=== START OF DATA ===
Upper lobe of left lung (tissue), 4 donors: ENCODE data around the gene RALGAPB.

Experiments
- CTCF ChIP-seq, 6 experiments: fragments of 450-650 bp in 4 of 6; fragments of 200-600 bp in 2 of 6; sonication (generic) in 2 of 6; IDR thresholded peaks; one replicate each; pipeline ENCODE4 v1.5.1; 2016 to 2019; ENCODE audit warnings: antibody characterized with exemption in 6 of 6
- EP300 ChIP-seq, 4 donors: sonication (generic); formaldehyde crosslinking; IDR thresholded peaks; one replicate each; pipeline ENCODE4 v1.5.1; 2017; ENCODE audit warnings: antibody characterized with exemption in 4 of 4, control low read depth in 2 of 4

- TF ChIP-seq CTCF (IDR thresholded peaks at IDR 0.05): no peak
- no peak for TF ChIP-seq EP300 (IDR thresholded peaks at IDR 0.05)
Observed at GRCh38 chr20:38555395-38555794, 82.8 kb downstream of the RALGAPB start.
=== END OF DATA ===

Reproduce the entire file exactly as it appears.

Upper lobe of left lung (tissue), 4 donors: ENCODE data around the gene RALGAPB.

Experiments
- CTCF ChIP-seq, 6 experiments: fragments of 450-650 bp in 4 of 6; fragments of 200-600 bp in 2 of 6; sonication (generic) in 2 of 6; IDR thresholded peaks; one replicate each; pipeline ENCODE4 v1.5.1; 2016 to 2019; ENCODE audit warnings: antibody characterized with exemption in 6 of 6
- EP300 ChIP-seq, 4 donors: sonication (generic); formaldehyde crosslinking; IDR thresholded peaks; one replicate each; pipeline ENCODE4 v1.5.1; 2017; ENCODE audit warnings: antibody characterized with exemption in 4 of 4, control low read depth in 2 of 4

- TF ChIP-seq CTCF (IDR thresholded peaks at IDR 0.05): no peak
- no peak for TF ChIP-seq EP300 (IDR thresholded peaks at IDR 0.05)
Observed at GRCh38 chr20:38555395-38555794, 82.8 kb downstream of the RALGAPB start.